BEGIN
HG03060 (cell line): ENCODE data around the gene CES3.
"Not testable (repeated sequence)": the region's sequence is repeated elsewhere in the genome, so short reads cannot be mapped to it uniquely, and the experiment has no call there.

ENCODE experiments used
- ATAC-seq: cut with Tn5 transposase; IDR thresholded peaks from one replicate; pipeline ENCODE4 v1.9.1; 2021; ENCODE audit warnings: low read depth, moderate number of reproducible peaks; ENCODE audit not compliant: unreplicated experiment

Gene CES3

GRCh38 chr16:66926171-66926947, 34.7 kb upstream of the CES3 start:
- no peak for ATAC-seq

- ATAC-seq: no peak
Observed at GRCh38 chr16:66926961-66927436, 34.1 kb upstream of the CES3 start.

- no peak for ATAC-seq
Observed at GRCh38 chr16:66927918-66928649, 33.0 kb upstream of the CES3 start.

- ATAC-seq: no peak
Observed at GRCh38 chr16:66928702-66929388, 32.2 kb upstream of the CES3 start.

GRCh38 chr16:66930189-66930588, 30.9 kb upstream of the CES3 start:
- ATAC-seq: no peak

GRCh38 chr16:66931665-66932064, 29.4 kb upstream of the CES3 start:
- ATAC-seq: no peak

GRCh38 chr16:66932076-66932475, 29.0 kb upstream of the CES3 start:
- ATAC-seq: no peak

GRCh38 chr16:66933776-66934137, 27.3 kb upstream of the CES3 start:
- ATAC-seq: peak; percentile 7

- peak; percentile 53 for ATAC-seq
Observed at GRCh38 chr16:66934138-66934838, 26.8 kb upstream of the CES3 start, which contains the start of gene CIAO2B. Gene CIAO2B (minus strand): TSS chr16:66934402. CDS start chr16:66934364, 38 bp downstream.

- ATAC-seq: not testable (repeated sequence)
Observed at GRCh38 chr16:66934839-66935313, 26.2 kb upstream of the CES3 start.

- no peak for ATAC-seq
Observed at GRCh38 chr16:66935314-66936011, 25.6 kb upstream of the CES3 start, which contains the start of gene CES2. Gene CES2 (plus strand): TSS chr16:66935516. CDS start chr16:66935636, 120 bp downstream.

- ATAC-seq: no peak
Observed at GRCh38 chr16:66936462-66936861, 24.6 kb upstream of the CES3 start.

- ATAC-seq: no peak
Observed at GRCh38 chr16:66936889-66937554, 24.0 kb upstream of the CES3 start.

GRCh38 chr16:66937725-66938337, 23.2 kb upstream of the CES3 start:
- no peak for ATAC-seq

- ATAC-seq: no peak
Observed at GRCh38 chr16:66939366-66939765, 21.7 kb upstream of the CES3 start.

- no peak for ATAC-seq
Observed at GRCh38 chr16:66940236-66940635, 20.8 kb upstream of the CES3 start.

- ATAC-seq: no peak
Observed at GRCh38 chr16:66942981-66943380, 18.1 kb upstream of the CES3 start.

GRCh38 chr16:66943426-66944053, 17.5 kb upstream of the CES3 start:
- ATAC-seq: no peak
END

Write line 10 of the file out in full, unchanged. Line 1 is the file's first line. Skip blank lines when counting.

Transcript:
- no peak for ATAC-seq